“Prix-Viewing” the Firestone 428

Photo Credit: theapexracing.co

No, the official name of the IndyCar race this weekend is not the Firestone 428. The official name of the race is the Firestone 600. But 172 kilometers of the race were already raced back in early June. Why? Well, that’s kind of a long story.

The 14th race out of 16 scheduled races of the 2016 Verizon Indycar Series calendar brings us back to Texas Motor Speedway in Fort Worth, Texas on the night of Saturday, August 27th. The race was initially scheduled as the 9th race of the season on the night of Saturday, June 11th, but rain caused the race to be postponed until the afternoon of the next day, Sunday, June 12th. After 71 laps of the 248 scheduled laps were run, the rains came down again. This caused IndyCar and Texas Motor Speedway officials to agree on the August 27th date. The indycars will race the remaining 177 laps around the 4-turn 1.455-mile D-shaped oval.

Simon Pagenaud leads the Verizon IndyCar Series points championship by 20 points over Will Power. Power had to sit out of the season opener at St. Petersburg with concussion-like symptoms, a race that started a streak of 5 consecutive top 2 finishes for Pagenaud, including 3 wins. Power is currently on a streak of 6 consecutive top 2 finishes including 4 victories. Pagenaud, however, has won since his streak ended, winning last race at Mid-Ohio, while Power did not win at all during Pagenaud’s streak.

Race winners from this season are Simon Pagenaud, who won at Long Beach, Barber, Indianapolis, and Mid-Ohio, Will Power, who won at the 2nd Detroit race, Road America, Toronto, and Pocono, Josef Newgarden, who won at Iowa, Scott Dixon, who won at Phoenix, Alexander Rossi, who won the Indianapolis 500,  Juan Pablo Montoya, who won at St. Petersburg, and Sebastien Bourdais, who won at the 1st Detroit race. Those drivers sit 1st, 2nd, 3rd, 4th, 12th, 13th, and 14th in the championship standings, respectively.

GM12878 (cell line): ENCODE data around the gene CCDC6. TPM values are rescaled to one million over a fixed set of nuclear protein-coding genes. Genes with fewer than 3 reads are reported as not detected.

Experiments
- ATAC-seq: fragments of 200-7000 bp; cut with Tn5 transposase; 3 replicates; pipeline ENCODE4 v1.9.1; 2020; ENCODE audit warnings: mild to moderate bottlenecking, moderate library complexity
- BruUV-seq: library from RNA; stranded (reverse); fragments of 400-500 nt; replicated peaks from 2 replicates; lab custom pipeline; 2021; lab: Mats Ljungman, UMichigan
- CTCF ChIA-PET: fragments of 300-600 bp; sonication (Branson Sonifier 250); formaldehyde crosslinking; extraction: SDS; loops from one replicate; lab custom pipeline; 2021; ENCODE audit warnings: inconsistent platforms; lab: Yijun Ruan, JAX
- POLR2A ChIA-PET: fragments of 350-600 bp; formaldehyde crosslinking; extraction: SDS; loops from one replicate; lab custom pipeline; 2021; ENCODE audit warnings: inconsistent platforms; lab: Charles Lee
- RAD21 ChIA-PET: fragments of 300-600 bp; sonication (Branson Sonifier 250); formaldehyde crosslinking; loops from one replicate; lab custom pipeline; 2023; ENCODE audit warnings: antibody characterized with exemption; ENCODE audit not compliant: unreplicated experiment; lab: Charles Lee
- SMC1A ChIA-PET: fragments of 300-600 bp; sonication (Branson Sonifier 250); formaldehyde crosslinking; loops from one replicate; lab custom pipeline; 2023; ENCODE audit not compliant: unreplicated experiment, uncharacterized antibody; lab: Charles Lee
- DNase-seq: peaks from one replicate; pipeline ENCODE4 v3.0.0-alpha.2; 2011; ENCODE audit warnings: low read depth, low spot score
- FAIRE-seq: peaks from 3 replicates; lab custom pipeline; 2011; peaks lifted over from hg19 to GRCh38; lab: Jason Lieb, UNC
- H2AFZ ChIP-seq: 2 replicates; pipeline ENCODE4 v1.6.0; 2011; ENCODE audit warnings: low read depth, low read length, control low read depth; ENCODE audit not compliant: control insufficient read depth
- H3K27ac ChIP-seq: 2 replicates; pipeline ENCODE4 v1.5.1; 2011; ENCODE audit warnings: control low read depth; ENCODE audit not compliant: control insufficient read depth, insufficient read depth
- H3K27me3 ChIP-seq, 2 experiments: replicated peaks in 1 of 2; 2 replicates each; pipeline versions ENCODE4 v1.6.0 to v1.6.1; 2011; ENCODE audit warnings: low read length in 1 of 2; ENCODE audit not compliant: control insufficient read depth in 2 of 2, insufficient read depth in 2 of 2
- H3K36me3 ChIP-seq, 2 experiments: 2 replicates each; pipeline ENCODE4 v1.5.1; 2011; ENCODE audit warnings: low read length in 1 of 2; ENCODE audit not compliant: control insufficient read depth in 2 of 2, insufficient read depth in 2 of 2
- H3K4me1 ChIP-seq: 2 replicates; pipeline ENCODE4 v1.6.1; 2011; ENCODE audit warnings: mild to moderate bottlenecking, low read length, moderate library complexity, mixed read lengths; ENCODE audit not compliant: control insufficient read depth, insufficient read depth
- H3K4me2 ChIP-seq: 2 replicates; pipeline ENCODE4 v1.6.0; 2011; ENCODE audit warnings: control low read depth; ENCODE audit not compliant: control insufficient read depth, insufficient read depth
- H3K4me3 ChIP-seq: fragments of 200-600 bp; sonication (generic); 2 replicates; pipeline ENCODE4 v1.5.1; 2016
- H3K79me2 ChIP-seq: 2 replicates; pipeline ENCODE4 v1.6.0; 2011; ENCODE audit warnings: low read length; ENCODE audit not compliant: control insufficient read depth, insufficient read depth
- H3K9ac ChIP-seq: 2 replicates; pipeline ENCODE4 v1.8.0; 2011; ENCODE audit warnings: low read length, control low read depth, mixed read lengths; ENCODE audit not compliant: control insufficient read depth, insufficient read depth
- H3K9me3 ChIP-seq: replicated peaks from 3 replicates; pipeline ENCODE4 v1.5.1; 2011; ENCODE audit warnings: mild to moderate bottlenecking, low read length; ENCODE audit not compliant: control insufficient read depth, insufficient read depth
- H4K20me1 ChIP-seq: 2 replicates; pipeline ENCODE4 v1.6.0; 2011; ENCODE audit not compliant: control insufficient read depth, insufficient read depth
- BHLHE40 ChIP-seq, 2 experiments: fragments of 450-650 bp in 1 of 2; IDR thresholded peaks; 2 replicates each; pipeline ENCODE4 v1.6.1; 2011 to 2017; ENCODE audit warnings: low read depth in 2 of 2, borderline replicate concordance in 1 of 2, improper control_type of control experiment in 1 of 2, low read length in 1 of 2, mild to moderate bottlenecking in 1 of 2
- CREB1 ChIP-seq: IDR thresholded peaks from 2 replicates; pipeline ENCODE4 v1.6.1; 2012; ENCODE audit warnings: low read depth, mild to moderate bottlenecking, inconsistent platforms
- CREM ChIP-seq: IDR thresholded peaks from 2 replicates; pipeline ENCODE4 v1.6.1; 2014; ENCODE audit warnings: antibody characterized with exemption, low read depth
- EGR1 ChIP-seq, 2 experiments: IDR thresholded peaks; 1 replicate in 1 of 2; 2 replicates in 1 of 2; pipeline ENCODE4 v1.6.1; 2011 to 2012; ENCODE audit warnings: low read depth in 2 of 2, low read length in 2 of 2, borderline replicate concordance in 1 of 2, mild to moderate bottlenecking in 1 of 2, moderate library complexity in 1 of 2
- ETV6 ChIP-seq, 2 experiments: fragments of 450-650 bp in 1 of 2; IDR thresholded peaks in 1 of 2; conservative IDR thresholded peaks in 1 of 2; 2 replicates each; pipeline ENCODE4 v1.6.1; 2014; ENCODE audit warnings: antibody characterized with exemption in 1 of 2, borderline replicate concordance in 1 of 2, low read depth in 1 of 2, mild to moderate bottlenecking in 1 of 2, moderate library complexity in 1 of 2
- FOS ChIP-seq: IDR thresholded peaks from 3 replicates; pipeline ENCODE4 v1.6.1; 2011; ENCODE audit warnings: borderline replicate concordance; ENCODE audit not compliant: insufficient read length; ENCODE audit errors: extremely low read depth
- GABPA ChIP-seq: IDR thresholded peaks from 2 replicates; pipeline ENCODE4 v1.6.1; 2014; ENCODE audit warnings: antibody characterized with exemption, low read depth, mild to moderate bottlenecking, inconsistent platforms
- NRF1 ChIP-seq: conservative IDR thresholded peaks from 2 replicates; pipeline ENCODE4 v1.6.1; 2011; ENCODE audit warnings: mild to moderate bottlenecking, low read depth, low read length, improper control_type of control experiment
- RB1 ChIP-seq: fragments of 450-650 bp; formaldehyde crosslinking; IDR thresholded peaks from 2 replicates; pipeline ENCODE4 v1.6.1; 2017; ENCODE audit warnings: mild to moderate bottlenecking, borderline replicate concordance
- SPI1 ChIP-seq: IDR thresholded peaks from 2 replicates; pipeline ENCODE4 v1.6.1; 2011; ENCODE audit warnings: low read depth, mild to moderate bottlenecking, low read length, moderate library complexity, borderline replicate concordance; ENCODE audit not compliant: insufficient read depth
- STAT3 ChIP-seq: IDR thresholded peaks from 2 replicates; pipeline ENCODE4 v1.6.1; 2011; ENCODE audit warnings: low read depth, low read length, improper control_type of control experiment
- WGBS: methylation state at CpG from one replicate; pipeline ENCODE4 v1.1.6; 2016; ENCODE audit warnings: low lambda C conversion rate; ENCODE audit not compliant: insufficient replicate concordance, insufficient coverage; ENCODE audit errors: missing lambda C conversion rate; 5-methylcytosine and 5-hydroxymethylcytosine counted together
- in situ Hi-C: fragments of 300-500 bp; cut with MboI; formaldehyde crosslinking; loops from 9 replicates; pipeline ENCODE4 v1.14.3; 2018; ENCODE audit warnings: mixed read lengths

Former winners of the Texas race from past years in this year’s field include Tony Kanaan (2004), Will Power (2011), Helio Castroneves (2004, 2006, 2009, and 2013), Ed Carpenter (2015), and Scott Dixon (2008 and 2015).

Also of note is the Chevrolet vs. Honda battle. Drivers of the Honda-powered cars have seemed to race slightly better than they’ve qualified so far this year, but have only won 1 of the 13 races thus far this season, that being Alexander Rossi at the Indianapolis 500, which, like Texas, is a superspeedway. James Hinchcliffe, also driving a Honda-powered car, took the pole for the Indianapolis 500 as well. That pole position was Honda’s first in 31 races.

The drivers of the Honda-powered cars were also very strong at Texas Motor Speedway, running 1st, 2nd, and 3rd when the race was suspended after 71 out of 248 laps. Taking the pole for that race was Carlos Munoz, who also drives a Honda-powered car. Mikhail Aleshin added another pole for the drivers of the Honda-powered cars with his pole at Pocono, giving Honda the 3-race sweep of the pole positions at the superspeedways.

So far this season, drivers of the Honda-powered cars have done well, but not fantastic, at pretty much every track, but have been seemingly equal to if not better than the drivers of the Chevrolet-powered cars on the superspeedways (took the pole and the win at Indianapolis, took the pole and were running 1st, 2nd, and 3rd at Texas before the race was suspended, and took the pole and 2 of the top 3 finishing positions at Pocono).

With the drivers of the Honda-powered cars doing well in races (not qualifying) at pretty much every venue and driving spectacularly on the superspeedways, the remainder of this year’s Firestone 600 (the Firestone 428) looks like it could be another pretty even battle between drivers driving cars of both Chevrolet and Honda, much like many of the races on super-speedways have been with the new Chevrolet and Honda aero kits, which were introduced at the beginning of last season.

In the postponed race that took place on the afternoon of Sunday, June 12th, a terrible crash happened involving Josef Newgarden and Conor Daly 42 laps into the race. Conor Daly’s car got loose out of turn 4 and spun into the car of Josef Newgarden. Newgarden’s car was flipped onto its side before being smashed into the SAFER barrier by Daly’s out-of-control machine, cockpit-first. Daly walked away from the wreck unharmed. Newgarden got out of his car with some help from the Holmatro Safety Crew before crumbling to the ground in an evident state of shock. He was then transported to a local hospital for examinations on his right shoulder and right wrist. It was later revealed that he had fractured both his right clavicle and a bone in his right wrist.